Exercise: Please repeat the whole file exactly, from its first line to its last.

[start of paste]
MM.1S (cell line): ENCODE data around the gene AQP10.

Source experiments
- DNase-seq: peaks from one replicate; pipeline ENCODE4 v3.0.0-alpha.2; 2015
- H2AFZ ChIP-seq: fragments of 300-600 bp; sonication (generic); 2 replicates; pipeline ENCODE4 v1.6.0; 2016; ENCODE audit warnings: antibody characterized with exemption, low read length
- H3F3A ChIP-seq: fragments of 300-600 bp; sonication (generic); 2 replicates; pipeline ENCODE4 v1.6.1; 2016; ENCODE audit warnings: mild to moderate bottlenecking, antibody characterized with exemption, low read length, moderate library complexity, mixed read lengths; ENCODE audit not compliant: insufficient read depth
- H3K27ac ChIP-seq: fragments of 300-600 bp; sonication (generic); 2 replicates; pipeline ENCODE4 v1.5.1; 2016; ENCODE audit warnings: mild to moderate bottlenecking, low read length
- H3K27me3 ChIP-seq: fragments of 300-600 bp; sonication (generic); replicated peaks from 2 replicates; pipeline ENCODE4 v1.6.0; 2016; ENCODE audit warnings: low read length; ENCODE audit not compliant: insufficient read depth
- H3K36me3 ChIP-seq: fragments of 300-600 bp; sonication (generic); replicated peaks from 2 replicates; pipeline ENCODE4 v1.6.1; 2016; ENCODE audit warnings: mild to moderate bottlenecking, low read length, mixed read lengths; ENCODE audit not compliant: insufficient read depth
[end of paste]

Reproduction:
MM.1S (cell line): ENCODE data around the gene AQP10.

Source experiments
- DNase-seq: peaks from one replicate; pipeline ENCODE4 v3.0.0-alpha.2; 2015
- H2AFZ ChIP-seq: fragments of 300-600 bp; sonication (generic); 2 replicates; pipeline ENCODE4 v1.6.0; 2016; ENCODE audit warnings: antibody characterized with exemption, low read length
- H3F3A ChIP-seq: fragments of 300-600 bp; sonication (generic); 2 replicates; pipeline ENCODE4 v1.6.1; 2016; ENCODE audit warnings: mild to moderate bottlenecking, antibody characterized with exemption, low read length, moderate library complexity, mixed read lengths; ENCODE audit not compliant: insufficient read depth
- H3K27ac ChIP-seq: fragments of 300-600 bp; sonication (generic); 2 replicates; pipeline ENCODE4 v1.5.1; 2016; ENCODE audit warnings: mild to moderate bottlenecking, low read length
- H3K27me3 ChIP-seq: fragments of 300-600 bp; sonication (generic); replicated peaks from 2 replicates; pipeline ENCODE4 v1.6.0; 2016; ENCODE audit warnings: low read length; ENCODE audit not compliant: insufficient read depth
- H3K36me3 ChIP-seq: fragments of 300-600 bp; sonication (generic); replicated peaks from 2 replicates; pipeline ENCODE4 v1.6.1; 2016; ENCODE audit warnings: mild to moderate bottlenecking, low read length, mixed read lengths; ENCODE audit not compliant: insufficient read depth